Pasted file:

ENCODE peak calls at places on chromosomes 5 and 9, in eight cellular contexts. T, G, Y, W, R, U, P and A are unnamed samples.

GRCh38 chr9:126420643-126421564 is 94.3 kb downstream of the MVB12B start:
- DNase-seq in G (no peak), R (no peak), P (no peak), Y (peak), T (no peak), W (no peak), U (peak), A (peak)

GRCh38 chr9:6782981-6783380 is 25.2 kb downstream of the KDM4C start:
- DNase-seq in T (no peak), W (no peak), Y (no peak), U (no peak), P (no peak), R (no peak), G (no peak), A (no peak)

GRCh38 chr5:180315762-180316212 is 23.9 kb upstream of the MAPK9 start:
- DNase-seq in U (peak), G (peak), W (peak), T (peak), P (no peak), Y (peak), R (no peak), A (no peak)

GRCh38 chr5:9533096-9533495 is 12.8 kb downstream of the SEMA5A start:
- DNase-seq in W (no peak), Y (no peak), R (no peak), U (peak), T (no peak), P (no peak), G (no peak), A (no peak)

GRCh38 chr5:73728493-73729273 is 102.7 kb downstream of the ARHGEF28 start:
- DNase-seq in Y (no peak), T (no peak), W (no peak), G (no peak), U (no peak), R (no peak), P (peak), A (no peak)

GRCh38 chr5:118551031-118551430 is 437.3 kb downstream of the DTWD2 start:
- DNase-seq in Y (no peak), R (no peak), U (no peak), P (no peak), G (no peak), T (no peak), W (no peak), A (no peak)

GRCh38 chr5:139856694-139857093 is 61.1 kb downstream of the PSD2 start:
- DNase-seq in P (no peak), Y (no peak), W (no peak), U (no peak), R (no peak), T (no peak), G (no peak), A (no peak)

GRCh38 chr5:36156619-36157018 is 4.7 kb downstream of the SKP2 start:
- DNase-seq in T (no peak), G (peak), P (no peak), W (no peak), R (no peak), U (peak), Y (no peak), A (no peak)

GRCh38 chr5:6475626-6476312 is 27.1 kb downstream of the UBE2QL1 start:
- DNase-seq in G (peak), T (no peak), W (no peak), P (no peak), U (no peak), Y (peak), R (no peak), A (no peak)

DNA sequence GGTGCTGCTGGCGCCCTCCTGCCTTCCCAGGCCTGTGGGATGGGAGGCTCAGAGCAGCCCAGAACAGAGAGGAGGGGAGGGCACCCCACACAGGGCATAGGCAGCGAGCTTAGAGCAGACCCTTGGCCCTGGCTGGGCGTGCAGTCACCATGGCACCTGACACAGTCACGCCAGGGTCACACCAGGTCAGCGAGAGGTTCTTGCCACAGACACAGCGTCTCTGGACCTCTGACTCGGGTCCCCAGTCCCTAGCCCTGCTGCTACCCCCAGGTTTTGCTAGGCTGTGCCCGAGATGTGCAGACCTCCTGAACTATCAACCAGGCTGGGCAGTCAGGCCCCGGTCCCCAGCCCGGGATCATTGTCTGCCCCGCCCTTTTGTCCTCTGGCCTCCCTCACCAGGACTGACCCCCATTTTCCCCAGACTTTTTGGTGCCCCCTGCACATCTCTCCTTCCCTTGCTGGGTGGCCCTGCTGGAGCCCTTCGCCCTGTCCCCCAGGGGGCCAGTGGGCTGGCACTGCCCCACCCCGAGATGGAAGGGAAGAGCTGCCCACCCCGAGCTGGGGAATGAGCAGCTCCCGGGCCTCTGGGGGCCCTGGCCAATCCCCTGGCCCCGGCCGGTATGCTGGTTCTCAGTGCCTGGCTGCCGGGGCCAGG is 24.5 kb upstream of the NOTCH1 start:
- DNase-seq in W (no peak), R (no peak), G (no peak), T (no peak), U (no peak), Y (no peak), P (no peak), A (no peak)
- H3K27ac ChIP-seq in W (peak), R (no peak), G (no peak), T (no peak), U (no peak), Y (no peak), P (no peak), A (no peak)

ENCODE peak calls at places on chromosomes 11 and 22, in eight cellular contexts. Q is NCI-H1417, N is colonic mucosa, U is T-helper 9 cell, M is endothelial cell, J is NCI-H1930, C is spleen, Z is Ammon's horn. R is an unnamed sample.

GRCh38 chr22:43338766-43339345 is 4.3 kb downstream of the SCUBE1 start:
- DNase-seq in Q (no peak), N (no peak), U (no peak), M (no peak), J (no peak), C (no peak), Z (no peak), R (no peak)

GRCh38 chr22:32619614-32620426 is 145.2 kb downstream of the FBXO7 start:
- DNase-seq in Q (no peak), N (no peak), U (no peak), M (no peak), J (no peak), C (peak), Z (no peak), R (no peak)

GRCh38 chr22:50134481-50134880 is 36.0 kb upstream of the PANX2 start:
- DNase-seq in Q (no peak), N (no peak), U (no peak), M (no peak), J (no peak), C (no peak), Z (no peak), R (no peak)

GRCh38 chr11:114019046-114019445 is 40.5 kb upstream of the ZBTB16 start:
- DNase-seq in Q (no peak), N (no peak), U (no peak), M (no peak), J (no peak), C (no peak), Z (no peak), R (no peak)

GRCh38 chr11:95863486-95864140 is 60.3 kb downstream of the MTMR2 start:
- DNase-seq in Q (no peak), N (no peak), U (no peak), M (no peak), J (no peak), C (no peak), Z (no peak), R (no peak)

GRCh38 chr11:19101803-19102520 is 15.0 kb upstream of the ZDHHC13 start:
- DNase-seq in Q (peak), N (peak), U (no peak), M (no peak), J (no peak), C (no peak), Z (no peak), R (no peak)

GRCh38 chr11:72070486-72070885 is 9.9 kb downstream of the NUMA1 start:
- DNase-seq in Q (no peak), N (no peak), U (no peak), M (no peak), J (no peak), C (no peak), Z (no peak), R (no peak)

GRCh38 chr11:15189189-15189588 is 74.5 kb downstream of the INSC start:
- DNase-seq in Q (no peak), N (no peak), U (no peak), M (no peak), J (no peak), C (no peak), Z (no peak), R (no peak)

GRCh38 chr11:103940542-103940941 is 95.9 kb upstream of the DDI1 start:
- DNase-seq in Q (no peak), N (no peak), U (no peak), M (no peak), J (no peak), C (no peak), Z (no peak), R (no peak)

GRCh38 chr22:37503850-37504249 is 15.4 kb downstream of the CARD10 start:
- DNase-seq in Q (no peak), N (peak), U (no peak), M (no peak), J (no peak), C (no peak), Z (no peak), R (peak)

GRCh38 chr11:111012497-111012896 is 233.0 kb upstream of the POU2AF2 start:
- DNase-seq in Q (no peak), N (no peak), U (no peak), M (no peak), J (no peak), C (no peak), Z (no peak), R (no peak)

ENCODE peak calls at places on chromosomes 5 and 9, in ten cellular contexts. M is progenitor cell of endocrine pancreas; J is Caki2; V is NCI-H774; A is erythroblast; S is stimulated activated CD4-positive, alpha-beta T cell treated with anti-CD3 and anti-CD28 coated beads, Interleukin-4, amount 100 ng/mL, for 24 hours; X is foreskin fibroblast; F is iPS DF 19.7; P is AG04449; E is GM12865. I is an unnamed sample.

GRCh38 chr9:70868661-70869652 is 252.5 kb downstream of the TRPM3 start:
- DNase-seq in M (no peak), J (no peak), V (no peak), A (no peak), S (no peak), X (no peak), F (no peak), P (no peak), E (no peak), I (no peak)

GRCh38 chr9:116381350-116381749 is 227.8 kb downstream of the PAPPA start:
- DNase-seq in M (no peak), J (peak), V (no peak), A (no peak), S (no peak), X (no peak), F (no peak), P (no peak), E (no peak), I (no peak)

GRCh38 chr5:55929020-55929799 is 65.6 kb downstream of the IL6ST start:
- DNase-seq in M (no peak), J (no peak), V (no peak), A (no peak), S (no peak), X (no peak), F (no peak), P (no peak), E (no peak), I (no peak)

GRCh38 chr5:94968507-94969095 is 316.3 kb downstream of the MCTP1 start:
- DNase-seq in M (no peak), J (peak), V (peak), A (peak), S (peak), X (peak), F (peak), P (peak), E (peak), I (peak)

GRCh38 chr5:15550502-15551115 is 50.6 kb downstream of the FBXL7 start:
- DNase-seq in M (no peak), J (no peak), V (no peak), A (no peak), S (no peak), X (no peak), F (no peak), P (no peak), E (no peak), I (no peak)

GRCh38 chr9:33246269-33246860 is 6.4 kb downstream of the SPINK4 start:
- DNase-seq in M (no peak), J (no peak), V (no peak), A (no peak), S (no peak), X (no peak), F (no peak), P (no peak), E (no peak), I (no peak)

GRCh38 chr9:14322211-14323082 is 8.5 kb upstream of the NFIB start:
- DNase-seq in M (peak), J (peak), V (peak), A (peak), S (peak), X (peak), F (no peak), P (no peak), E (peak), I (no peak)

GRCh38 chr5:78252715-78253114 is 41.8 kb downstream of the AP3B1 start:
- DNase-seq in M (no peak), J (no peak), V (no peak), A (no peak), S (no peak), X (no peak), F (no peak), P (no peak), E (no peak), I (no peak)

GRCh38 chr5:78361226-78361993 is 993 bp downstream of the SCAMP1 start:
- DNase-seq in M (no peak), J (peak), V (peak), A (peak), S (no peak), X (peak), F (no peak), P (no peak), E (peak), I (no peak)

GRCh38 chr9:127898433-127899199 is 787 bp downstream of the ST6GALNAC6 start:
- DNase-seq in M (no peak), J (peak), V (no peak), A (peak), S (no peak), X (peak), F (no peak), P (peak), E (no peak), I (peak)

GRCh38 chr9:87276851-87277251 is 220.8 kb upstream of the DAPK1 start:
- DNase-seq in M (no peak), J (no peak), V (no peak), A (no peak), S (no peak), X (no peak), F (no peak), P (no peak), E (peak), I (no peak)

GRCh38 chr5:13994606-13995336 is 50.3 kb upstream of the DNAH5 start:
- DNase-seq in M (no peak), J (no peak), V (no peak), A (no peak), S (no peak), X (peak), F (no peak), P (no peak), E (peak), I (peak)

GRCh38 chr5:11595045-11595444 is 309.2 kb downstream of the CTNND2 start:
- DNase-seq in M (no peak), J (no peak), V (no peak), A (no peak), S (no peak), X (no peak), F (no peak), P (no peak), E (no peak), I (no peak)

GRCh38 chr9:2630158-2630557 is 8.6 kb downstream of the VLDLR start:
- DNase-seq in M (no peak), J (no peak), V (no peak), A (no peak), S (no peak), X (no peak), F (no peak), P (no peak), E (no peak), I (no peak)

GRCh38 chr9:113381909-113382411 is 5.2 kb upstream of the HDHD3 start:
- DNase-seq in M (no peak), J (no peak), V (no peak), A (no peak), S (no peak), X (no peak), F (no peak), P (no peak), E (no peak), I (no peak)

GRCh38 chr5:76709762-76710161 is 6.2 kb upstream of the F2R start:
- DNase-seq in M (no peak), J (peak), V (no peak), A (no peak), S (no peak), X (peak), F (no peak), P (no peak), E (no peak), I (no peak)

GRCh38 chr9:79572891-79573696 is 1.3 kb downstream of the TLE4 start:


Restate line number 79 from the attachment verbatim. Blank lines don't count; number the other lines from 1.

GRCh38 chr9:79572891-79573696 is 1.3 kb downstream of the TLE4 start: